Causes of a Voice Disorder
The most common voice disorder in children is the result of “phono trauma” or voice misuse such as yelling or making loud "play" sounds, throat clearing, and excessive coughing. These voice behaviors cause the vocal folds to close tightly against each other, causing blister-like bruises. These bruised areas can harden into callus-like bumps called vocal nodules.
Other types and causes of voice disorders can include:
- Vocal fold paralysis (one or both vocal folds do not move)
- Vocal fold cysts (fluid-filled sac)
- Papilloma (wart-like growths)
- Laryngeal web (band of tissue between vocal folds)
- Muscle tension dysphonia (excessive muscle tightness), resulting in a strained voice
- Subglottic stenosis (narrowing of the airway)
Signs and Symptoms of a Voice Disorder
- Volume that is too loud or too soft
- Pitch that is too high or low for age
- Recent loss of voice (such as after an upper respiratory infection) that did not resolve
Treatment for Voice Disorders
Some voice disorders can be treated with voice therapy. Other voice disorders are treated with medication or surgery. Usually, voice therapy is prescribed after surgery and sometimes before and after surgery. Voice therapy consists of learning new habits and patterns of voice production and eliminating old ones.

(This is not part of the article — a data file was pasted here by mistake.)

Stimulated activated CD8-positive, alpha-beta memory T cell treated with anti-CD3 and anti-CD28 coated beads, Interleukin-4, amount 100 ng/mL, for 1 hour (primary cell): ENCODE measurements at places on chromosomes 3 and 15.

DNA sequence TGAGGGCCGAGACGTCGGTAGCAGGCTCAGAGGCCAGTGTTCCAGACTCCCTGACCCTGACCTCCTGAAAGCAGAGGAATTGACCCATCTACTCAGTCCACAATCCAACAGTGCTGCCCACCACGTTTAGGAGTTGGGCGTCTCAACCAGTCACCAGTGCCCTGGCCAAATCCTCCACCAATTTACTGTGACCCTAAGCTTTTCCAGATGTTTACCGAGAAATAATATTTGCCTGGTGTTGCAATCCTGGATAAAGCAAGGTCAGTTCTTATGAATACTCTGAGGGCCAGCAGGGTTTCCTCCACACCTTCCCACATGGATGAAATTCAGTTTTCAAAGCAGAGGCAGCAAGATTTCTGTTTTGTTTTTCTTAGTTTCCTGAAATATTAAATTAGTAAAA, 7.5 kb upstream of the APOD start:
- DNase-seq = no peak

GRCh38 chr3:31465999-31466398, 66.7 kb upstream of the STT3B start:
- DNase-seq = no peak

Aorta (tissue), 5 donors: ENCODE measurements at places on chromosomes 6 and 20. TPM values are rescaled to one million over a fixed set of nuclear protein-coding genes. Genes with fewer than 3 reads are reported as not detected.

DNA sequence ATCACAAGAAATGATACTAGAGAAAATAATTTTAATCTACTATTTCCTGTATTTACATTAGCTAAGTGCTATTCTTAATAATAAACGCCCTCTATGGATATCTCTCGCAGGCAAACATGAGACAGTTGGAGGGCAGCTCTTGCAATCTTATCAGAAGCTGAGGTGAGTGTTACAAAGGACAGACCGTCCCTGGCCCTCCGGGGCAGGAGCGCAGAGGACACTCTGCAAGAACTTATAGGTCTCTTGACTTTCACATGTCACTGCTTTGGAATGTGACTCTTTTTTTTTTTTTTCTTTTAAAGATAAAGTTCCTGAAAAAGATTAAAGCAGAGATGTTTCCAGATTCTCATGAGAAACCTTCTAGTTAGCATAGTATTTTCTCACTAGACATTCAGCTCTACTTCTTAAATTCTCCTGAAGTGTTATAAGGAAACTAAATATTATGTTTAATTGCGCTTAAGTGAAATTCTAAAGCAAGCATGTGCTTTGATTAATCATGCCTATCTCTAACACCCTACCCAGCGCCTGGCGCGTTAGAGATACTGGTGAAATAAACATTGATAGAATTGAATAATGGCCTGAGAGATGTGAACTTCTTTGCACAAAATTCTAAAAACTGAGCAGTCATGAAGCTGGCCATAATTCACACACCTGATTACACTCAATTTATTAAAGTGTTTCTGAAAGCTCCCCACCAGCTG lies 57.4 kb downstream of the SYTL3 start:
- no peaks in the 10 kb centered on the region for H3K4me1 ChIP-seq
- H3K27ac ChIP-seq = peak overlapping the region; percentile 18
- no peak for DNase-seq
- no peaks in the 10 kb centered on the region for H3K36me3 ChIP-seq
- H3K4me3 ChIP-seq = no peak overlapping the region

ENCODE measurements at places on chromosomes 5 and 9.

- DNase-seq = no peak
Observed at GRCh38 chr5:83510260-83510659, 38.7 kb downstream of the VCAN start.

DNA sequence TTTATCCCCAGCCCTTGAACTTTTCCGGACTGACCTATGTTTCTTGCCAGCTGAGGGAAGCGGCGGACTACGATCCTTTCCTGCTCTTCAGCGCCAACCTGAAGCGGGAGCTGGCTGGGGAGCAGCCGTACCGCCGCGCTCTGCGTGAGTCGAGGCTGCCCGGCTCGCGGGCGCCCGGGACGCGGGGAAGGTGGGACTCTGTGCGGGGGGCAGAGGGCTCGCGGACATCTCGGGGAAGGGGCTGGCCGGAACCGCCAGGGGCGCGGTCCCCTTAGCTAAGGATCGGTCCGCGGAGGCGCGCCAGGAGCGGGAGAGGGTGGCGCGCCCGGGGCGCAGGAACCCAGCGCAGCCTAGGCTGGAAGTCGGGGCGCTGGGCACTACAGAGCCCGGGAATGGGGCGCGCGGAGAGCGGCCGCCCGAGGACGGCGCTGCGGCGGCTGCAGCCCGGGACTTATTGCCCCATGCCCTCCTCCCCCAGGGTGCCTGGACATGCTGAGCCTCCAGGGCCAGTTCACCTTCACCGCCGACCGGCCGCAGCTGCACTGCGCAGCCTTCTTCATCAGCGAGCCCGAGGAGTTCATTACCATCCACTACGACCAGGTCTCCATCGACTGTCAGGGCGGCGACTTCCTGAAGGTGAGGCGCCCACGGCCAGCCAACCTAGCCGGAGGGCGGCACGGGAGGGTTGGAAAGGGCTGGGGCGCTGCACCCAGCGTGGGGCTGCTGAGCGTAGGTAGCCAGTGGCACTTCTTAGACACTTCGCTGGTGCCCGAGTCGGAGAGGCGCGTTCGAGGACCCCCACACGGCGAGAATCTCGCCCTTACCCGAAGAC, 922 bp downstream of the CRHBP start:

Voice therapy can include:
- Identifying and eliminating harmful voice patterns (such as yelling, screaming and making loud play sounds)
- Improving vocal health by increasing water intake and avoiding caffeine
- Using specific voice exercises designed to balance, strengthen or promote best vibration of the vocal folds. These help the voice to sound better.
- Learning to use the new voice production in everyday talking
Helping Your Child
The purpose of voice therapy is to teach your child a new improved way to produce voice. For this to become easier the child should practice the voice exercises daily. Family members should also look at their own voice use. Modeling your own good voice behaviors and rewarding good voice habits will help your child improve their voice.
- Avoid yelling and screaming. Model the use of a gentle, softer voice. Walk to your listener, then talk.
- Take turns talking with your child and other family members. Talking at the same time can result in increased volume.
- Drink plenty of water and avoid soft drinks or coffee. Vocal cords produce sound more effectively with less effort if well hydrated.
- Encourage “voice naps.” For example, play a game without any words. This helps your child give his or her voice a rest.
- Reward your child when they use the “better” voice, or practice good vocal health. Focus on the positive by telling your child about his good voice habits.